Sunday, September 30, 2007

US State Department Report: Turkey mistreats religious minorities - Independent Journalism From Today`s Armenia
A US State Department International Religious Freedom Report released last week criticized Turkey for its continuous policy of imposing restrictions on minority religious groups, particularly the Armenian and the Greek communities, who continue to seek legal recognition of their status.

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Friday, September 28, 2007


Compass Direct News
An e-mail message to several Turkish Protestant leaders in June surfaced in the Turkish press last week, revealing the names of Malatya officials alleged to have plotted the murder of three Christians there last April.

The Firat (Mediterranean) News Agency (ANF) reported on September 18 that an anonymous e-mail message signed simply, “A.A.” had named a colonel in the Malatya gendarmerie, along with an Islamic faculty member, as instigators of the plot to kill the three Christians.

The Malatya revelations were further stoked in the public forum on September 21, when FOX TV’s widely viewed Friday night “Objective” talk show hosted a controversial Turkish folk singer and his lyricist.

Singer Ismail Turut and lyrics writer Arif Sirin are facing possible criminal charges for their racist song “Don’t Make Any Plans,” which appeared earlier this month with video images on website YouTube eulogizing the teenage killer of Armenian Christian journalist Hrant Dink last January.

The song concludes with the words, “If a person betrays the country, he is finished off. The sun of Turks and Islam will never set in the Black Sea.” During the broadcast, Sirin expressed hostile views against Christian missionary activities in Turkey, criticizing the three murdered Christians for “selling snails [forbidden food for observant Muslims] in a Muslim neighborhood.”

“In Malatya missionaries were murdered and killed, that’s out of the question,” Sirin said. “But [they were saying] ‘We are selling snails in a Muslim neighborhood.’ Now look here, you can’t do that! Who are you selling to? I’ll take those snails and shove them up the appropriate place in that man.”

The Alliance of Protestant Churches in Turkey is calling on Christian congregations throughout the country to designate each Thursday in the coming weeks for prayer and fasting for the upcoming murder trial, as well as for other cases in Turkish courts addressing
the rights and freedoms of Christian citizens.

“God has been honored through the martyrdom of Necati, Ugur and Tilmann for their faith,” said Semse Aydin, widow of Necati Aydin. “So we must pray that He will also be honored through this trial, that the truth will come out, and justice will be done.”

Aydin noted that seven years ago, when her husband was jailed in Izmir for 30 days on false charges against his Christian activities, the church prayed and fasted, and the accusers withdrew their complaints at the first court hearing.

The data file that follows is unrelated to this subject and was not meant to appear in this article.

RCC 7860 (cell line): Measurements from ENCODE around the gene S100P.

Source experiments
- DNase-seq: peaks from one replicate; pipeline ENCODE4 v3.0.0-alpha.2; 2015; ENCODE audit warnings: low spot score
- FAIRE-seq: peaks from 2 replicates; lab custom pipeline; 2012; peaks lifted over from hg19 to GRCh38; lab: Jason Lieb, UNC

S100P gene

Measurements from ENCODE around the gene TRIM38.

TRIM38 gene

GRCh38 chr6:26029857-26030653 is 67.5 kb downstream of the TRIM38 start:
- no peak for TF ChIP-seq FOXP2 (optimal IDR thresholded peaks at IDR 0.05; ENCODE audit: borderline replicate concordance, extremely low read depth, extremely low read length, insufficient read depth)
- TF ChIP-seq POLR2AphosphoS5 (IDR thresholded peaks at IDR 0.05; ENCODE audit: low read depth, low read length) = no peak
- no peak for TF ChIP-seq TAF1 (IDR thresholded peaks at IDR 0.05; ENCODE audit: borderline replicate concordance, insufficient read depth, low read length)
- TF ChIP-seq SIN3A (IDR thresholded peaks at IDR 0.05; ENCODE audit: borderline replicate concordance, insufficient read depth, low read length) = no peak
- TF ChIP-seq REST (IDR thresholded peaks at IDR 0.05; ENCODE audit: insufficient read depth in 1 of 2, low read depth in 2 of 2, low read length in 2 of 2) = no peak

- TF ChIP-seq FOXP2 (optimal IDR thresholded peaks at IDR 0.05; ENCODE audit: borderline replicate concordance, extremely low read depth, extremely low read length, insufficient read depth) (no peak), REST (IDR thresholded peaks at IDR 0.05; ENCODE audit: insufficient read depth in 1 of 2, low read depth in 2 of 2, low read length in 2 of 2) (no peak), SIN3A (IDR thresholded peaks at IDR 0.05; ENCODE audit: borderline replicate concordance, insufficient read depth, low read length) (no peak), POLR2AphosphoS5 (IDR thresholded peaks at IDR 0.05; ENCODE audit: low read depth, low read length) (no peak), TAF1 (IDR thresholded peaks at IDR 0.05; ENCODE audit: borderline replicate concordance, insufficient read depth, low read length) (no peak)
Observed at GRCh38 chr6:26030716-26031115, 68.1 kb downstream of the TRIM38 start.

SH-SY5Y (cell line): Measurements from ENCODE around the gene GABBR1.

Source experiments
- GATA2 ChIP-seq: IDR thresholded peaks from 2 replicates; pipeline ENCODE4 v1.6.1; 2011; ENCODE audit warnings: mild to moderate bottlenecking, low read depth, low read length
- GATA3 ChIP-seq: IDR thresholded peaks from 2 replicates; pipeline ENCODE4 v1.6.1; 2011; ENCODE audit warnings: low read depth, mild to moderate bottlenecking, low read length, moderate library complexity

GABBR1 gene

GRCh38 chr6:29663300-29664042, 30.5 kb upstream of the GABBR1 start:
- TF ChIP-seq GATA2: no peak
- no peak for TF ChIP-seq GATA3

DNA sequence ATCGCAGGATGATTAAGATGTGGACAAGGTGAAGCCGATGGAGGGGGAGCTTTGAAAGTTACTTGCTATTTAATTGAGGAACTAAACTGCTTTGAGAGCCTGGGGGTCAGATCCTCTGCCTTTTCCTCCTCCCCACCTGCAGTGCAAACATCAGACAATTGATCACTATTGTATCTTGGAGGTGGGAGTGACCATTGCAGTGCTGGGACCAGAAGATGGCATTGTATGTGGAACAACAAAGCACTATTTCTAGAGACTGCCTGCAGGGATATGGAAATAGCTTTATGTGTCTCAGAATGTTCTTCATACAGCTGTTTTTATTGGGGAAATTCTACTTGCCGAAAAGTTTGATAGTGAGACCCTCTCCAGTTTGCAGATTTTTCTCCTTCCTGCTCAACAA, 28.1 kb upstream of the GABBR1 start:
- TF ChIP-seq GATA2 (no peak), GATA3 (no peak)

“It was really a miracle that these villagers stood up in court and admitted that they had been forced by gendarmerie officials to sign prepared complaints against Necati and his colleague, and that the written statements were not true,” Aydin said.

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Thursday, September 27, 2007

The Suffering of "Secret Believers" Suffering of "Secret Believers"::By Rebecca Hagelin
For many people around the world, religious freedom is an alien concept. No “First Amendment” protects them. No tradition of religious liberty permits them to worship according to their own consciences. If they go to a church that isn’t the “accepted” church, they risk ostracism, assault, torture, jail … even death.

The fact is, Christians are persecuted around the world on a daily basis -- it’s just that their stories are largely unknown.

In Turkey, police recently arrested a man who set a fire at the entrance to a Protestant church in Izmit and repeatedly fired a gun. The incident was caught on a security camera installed several months earlier -- after three Christians had been stabbed to death. “In the last year, there have been scores of threats or attacks on congregations and church buildings,” according to a report compiled by the country’s Protestant

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Tuesday, September 25, 2007

No Trial Yet in "Malatya Massacre"

Bianet :: No Trial Yet in "Malatya Massacre"
On 18 April, three people working for Zirve Publishers, a publishing company for Christian texts, were killed. Five months later, no trial has been opened yet.

10 lawyers to join trial

Lawyer Orhan Kemal Cengiz, who is to join the trial as a third-party for the Deliverance Protestant Churches, said that it has been impossible to reach files because the investigation has been conducted under the seal of secrecy, just like the Hrant Dink trial.

Cengiz has told bianet that a group of ten lawyers from Istanbul, Izmir and Ankara is going to join the trial as third-party plaintiffs.

Five suspects in detention